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Current use: no carrier status message shown in widgets of a PC-BSD 10.1.2 network manager (running on MATE). Three network interface widgets (2 ethernet and 1 WiFi) showing two network interfaces being up, one being down with no cable plugged in (hence: "no carrier"), underlined in red.

NO CARRIER (capitalized) is a text message transmitted from a modem to its attached device (typically a computer), indicating the modem is not (or no longer) connected to a remote system.

NO CARRIER is a response message that is defined in the Hayes command set. Due to the popularity of Hayes modems during the heyday of dial-up connectivity, most other modem manufacturers supported the Hayes command set. For this reason, the NO CARRIER message was ubiquitously understood to mean that one was no longer connected to a remote system.

Carrier tone[edit]

A carrier tone is an audio carrier signal used by two modems to suppress echo cancellation and establish a baseline frequency for communication. When the answering modem detects a ringtone on the phone line, it picks up that line and starts transmitting a carrier tone. If it does not receive data from the calling modem within a set amount of time, it disconnects the line. The calling modem waits for the tone after it dials the phone line before it initiates data transmission. If it does not receive a carrier tone within a set amount of time, it will disconnect the phone line and issues the NO CARRIER message.

The actual data is transmitted from the answering modem to the calling modem via modulation of the carrier.

Practical meaning[edit]

The NO CARRIER message is issued by a modem for any of the following reasons:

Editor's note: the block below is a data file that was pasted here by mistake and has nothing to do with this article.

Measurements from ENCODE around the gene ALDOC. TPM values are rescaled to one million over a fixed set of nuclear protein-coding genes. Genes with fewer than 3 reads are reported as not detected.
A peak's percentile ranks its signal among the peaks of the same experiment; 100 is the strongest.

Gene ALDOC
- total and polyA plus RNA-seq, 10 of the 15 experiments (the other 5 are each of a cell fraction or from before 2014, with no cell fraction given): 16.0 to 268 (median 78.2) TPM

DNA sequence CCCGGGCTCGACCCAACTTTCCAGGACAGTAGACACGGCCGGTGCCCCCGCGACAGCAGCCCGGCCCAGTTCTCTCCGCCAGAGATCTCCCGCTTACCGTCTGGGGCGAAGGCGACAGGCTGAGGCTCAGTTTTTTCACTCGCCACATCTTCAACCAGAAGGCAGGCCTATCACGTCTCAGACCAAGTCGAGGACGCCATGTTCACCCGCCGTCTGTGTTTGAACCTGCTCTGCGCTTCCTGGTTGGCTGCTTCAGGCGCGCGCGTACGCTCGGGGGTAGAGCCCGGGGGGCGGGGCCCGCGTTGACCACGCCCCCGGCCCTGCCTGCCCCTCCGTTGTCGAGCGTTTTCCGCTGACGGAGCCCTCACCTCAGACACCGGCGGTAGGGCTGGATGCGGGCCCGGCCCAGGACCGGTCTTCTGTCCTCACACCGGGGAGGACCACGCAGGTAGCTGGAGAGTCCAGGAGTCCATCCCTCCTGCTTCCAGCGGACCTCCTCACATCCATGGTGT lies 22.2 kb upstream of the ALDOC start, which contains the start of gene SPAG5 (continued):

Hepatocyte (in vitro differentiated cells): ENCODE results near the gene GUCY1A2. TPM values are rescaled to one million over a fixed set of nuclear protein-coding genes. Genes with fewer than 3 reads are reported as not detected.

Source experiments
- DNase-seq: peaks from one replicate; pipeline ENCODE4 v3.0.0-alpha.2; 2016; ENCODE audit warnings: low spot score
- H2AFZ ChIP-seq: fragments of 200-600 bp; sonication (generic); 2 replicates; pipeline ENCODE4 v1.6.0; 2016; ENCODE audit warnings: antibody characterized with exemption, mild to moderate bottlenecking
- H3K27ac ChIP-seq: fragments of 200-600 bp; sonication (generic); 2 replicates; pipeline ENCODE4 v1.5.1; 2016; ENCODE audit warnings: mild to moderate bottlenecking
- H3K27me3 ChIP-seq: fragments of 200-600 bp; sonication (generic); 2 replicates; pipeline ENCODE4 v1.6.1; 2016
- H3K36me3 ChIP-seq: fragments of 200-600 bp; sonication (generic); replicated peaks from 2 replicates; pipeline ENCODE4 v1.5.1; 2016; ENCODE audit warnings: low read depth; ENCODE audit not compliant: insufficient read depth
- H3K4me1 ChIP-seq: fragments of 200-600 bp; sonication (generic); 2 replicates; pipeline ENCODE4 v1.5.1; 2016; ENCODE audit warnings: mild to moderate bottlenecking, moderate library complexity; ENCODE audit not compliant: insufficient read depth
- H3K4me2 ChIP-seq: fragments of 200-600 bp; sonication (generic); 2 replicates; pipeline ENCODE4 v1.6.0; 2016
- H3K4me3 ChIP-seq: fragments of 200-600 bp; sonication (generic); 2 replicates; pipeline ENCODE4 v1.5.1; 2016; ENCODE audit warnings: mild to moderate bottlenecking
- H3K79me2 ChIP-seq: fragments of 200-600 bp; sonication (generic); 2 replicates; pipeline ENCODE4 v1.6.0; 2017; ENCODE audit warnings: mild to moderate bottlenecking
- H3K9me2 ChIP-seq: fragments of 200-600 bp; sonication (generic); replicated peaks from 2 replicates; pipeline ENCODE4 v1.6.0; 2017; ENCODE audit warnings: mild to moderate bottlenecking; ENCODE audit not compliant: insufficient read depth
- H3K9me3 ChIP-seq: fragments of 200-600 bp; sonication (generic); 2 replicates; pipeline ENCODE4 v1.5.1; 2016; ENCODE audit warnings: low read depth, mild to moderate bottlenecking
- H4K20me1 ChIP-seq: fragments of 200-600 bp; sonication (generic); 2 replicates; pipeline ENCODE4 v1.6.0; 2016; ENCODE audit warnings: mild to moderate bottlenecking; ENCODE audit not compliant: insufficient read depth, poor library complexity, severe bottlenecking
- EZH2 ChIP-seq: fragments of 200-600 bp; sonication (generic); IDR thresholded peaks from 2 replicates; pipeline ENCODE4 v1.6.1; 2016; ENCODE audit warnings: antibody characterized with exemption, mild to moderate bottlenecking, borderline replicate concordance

• A dial (ATD) or answer (ATA) command did not result in a successful connection to another modem, and the reason wasn't that the line was BUSY (a separately defined message).
  • A dial or answer command was aborted while in progress. The abort can be triggered by the computer receiving a keypress to abort or the computer dropping the Data Terminal Ready (DTR) signal to hang up.
  • A previously established data connection has ended (either at the attached computer's command, or as a result of being disconnected from the remote end), and the modem has now gone from the data mode to the command mode.
NO CARRIER status message of an ethernet network interface being up but with no cable plugged in

Current use[edit]

As modems have progressed to pack more bits per second over a telephone line, the specific implementation involves modulating on other than the audio-frequency carrier (particularly on digital modems that connect via ISDN or cellular networks), the message NO CARRIER remains consistent for the sake of compatibility.

Linux's network stack uses the NO CARRIER status for a network interface that is turned on ("up") but cannot be connected because the physical layer is not operating properly, e.g. because an ethernet cable is not plugged in.

As Internet slang[edit]

The NO CARRIER message can be used at the end of a sentence for humorous purposes in Internet messages and forum posts, signifying that the person typing the message was suddenly cut off. This joke may mean that the typist was writing something excessively boring or illogical, or something the authorities (usually either the government or the site moderators) would supposedly want to suppress. Alternatively, it may imply they were simply a victim of bad luck. The NO CARRIER message is usually preceded by a string of garbage characters, as a parody of what used to frequently happen to users of dialup BBSes whose telephones suddenly dropped signal in the middle of a message. (Hey! Wait! Don't pick up the ph{#`%${%&`+'${`%&NO CARRIER) This joke anachronistically continues to be seen on the Internet despite the waning use of modems in favor of broadband connectivity.